Here’s a roundup of today’s news found elsewhere on the internet:

E3 2010 attendance hits 45,600 (Gamesindustry.biz) - A total of approximately 300 exhibitors and 45,600 attendees from 90 different countries visited the recently concluded E3 2010 event in Los Angeles, according to organisers the Entertainment Software Association (ESA).

The figure is a small increase on the 41,000 who attended last year's event, which was the first since E3 returned to a format similar to that seen in the early 2000s. For the 2007 and 2008 events the expo was significantly downsized following concern over costs from exhibitors, with the number of visitors purposefully decreased.

The new format proved unpopular with both the trade and media, and the 2009 and 2010 events have seen a return to many of the excesses of previous years, in terms of extravagant stands and "booth babes". The highest ever attendance for E3 was 70,000 in 2005, when very few limitations were placed on attendees.

Xbox 360's red ring of death is dead (Gamesindustry.biz) - The so-called red ring of death, the infamous sign of a permanent hardware failure in an Xbox 360, is no more. Microsoft has elected not to include the warning feature in its new slimline version of the console.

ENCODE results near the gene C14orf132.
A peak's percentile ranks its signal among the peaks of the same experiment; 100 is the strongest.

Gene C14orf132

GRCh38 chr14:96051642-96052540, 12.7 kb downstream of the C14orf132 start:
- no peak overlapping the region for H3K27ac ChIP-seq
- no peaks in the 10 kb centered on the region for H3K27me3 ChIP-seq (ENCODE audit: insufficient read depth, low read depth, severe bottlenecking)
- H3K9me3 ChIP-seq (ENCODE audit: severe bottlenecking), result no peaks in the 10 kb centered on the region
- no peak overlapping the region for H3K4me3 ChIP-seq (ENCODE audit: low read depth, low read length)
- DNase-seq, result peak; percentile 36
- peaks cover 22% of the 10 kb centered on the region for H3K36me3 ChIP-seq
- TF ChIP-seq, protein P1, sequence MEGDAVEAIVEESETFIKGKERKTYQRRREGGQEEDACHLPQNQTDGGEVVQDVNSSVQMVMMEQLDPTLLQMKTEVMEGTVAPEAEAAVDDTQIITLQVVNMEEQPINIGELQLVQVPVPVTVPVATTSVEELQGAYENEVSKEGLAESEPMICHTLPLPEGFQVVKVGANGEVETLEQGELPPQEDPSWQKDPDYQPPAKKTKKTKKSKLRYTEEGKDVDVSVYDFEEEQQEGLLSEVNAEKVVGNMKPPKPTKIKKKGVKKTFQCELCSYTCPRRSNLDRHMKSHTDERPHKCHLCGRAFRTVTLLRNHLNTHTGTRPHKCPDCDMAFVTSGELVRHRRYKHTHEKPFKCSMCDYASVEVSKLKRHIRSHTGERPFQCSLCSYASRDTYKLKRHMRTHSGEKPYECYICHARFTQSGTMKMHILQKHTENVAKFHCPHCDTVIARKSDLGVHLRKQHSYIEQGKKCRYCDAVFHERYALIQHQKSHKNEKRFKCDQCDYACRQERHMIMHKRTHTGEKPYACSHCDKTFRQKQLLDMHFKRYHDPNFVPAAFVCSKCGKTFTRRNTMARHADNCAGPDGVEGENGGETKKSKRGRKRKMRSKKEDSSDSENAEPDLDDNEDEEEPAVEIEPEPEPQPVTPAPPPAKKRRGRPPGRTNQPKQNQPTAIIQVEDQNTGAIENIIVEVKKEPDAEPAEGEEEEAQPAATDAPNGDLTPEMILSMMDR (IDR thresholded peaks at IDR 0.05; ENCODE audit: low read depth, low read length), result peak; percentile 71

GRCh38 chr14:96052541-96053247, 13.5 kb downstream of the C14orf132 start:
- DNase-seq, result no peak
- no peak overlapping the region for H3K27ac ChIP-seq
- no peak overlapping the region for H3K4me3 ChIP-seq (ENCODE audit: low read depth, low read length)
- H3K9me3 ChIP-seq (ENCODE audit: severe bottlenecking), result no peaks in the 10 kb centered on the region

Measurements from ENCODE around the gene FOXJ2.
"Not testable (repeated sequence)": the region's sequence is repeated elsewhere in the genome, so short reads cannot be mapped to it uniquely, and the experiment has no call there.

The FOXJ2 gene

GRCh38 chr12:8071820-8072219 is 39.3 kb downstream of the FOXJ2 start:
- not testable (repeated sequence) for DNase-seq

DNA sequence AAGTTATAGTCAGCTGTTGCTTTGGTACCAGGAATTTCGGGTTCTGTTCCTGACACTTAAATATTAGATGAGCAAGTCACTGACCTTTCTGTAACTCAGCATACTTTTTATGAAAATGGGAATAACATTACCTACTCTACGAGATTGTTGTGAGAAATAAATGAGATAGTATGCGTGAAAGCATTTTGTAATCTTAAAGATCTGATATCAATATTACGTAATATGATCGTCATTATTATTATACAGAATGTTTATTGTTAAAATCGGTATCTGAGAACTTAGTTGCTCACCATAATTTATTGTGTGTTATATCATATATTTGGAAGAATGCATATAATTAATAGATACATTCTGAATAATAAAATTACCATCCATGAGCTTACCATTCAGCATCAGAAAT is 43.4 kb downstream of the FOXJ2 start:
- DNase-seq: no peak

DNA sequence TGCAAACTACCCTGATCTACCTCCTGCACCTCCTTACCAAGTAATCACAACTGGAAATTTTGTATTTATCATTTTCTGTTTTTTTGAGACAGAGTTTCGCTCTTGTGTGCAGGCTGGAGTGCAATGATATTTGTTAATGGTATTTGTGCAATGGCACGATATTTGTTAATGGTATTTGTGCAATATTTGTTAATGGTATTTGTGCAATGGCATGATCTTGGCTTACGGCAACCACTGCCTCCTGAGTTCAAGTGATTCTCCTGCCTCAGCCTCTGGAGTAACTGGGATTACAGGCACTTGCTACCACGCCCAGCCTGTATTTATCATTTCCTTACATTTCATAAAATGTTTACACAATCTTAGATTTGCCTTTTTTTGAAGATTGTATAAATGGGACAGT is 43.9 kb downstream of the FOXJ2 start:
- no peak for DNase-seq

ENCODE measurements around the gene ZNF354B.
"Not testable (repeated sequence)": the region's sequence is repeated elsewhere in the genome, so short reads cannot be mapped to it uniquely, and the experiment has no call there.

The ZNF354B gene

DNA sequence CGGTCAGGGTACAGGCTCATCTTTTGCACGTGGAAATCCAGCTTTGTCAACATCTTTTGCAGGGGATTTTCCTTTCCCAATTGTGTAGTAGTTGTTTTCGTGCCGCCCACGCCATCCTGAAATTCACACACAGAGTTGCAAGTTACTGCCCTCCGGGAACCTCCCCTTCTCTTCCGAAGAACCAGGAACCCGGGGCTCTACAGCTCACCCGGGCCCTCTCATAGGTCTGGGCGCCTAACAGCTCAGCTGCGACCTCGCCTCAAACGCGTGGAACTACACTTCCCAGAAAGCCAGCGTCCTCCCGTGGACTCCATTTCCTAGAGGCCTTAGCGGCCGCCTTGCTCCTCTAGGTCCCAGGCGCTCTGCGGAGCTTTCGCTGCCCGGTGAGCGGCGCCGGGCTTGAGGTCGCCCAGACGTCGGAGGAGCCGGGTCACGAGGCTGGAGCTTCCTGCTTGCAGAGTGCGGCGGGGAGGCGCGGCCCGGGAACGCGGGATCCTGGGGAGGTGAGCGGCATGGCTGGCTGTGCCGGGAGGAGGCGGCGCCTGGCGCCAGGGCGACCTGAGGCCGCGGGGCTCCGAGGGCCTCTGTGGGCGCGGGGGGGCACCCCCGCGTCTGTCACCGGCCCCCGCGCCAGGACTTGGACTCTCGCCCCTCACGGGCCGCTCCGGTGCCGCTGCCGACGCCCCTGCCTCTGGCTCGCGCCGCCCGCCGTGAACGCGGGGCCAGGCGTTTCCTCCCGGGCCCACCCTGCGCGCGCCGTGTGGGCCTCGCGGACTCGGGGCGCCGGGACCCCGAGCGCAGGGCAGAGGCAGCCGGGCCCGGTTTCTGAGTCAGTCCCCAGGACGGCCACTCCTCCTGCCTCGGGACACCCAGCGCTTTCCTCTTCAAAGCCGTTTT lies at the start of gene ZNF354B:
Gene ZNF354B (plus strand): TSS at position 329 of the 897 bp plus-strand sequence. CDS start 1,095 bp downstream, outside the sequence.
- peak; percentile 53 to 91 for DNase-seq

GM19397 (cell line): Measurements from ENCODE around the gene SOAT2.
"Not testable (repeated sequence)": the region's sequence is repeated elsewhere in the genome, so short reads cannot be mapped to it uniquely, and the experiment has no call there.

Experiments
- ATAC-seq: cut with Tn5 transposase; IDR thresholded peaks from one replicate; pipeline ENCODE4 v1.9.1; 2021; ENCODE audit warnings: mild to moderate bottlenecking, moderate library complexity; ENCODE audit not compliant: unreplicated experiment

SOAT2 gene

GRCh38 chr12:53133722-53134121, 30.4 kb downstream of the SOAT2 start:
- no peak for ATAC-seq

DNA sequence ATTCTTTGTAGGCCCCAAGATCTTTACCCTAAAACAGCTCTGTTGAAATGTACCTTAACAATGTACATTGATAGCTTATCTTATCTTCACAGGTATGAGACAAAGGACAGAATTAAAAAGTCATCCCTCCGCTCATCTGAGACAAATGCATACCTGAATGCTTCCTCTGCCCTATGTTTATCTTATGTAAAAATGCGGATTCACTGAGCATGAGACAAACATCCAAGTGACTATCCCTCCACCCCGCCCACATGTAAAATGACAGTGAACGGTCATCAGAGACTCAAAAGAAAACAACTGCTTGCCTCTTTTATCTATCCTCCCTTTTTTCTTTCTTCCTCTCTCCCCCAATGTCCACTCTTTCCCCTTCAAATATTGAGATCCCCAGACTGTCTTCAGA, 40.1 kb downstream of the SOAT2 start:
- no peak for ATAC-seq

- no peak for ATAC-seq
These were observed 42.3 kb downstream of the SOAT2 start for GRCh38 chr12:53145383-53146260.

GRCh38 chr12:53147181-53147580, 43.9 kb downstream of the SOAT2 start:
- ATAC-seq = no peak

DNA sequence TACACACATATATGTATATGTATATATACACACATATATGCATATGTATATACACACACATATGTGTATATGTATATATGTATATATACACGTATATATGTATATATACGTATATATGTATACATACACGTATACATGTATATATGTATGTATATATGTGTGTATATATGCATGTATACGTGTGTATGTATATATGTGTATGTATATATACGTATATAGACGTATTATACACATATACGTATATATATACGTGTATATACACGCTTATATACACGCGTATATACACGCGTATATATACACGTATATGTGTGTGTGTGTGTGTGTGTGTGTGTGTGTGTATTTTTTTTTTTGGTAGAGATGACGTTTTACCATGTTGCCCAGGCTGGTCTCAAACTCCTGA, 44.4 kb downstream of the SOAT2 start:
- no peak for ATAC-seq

No doubt Microsoft is hoping the 17% slimmer and cooler-running new model spells an end to the notorious fault that has seen thousands of Xbox 360s returned and replaced.

"Obviously if you look at the success rate of the original 360s, we're very proud of both the way the company stepped up to support the customers that we had as well as the success rate we have with the box today," said Microsoft Game Studios’ corporate VP Phil Spencer in an interview with IGN. "I think we've learned a lot. That learning has gone into the development of this new box.

Sins of a Solar Empire Publisher Produces Free Vuvuzela-Buster (kotaku.com) - We're two weeks into the World Cup and the obnoxious drone of the vuvuzela hasn't abated. Fear not, Stardock, which published Sins of a Solar Empire, made a free app that strips the horn's noise from streaming broadcasts.

World Cup fans have no doubt seen other vuvuzela filters and how-tos for driving down the range at which this toy horn drones on your high-end TV's equalizer. This free app, built by Jeff Bargmann, Stardock's chief technology architect, in collaboration with the Centre for Digital Music at Queen Mary, University of London, covers anything coming over your PC - BBC, ESPN3 or other video source. It runs on any Windows system operating XP or better.

But if you have a Mac, worry not, there are devuvuzelinators for that, too.